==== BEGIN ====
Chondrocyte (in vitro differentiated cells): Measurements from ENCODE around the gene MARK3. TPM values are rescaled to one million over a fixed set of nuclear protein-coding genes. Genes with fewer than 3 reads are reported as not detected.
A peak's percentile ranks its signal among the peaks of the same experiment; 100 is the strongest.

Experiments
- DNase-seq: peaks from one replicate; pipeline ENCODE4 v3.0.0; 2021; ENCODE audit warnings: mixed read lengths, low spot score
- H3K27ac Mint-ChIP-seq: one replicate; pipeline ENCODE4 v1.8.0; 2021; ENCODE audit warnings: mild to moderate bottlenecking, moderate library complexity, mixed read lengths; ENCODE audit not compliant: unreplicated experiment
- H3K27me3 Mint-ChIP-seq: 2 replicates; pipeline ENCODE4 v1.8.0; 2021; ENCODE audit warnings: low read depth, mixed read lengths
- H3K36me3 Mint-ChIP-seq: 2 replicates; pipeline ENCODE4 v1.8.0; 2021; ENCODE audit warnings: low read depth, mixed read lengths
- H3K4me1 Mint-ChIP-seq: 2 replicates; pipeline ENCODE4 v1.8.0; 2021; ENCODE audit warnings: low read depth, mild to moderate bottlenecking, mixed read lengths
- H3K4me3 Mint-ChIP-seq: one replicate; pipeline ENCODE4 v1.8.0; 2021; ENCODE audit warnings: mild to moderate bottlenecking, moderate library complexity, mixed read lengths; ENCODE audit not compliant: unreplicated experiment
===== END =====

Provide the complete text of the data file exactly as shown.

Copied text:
Chondrocyte (in vitro differentiated cells): Measurements from ENCODE around the gene MARK3. TPM values are rescaled to one million over a fixed set of nuclear protein-coding genes. Genes with fewer than 3 reads are reported as not detected.
A peak's percentile ranks its signal among the peaks of the same experiment; 100 is the strongest.

Experiments
- DNase-seq: peaks from one replicate; pipeline ENCODE4 v3.0.0; 2021; ENCODE audit warnings: mixed read lengths, low spot score
- H3K27ac Mint-ChIP-seq: one replicate; pipeline ENCODE4 v1.8.0; 2021; ENCODE audit warnings: mild to moderate bottlenecking, moderate library complexity, mixed read lengths; ENCODE audit not compliant: unreplicated experiment
- H3K27me3 Mint-ChIP-seq: 2 replicates; pipeline ENCODE4 v1.8.0; 2021; ENCODE audit warnings: low read depth, mixed read lengths
- H3K36me3 Mint-ChIP-seq: 2 replicates; pipeline ENCODE4 v1.8.0; 2021; ENCODE audit warnings: low read depth, mixed read lengths
- H3K4me1 Mint-ChIP-seq: 2 replicates; pipeline ENCODE4 v1.8.0; 2021; ENCODE audit warnings: low read depth, mild to moderate bottlenecking, mixed read lengths
- H3K4me3 Mint-ChIP-seq: one replicate; pipeline ENCODE4 v1.8.0; 2021; ENCODE audit warnings: mild to moderate bottlenecking, moderate library complexity, mixed read lengths; ENCODE audit not compliant: unreplicated experiment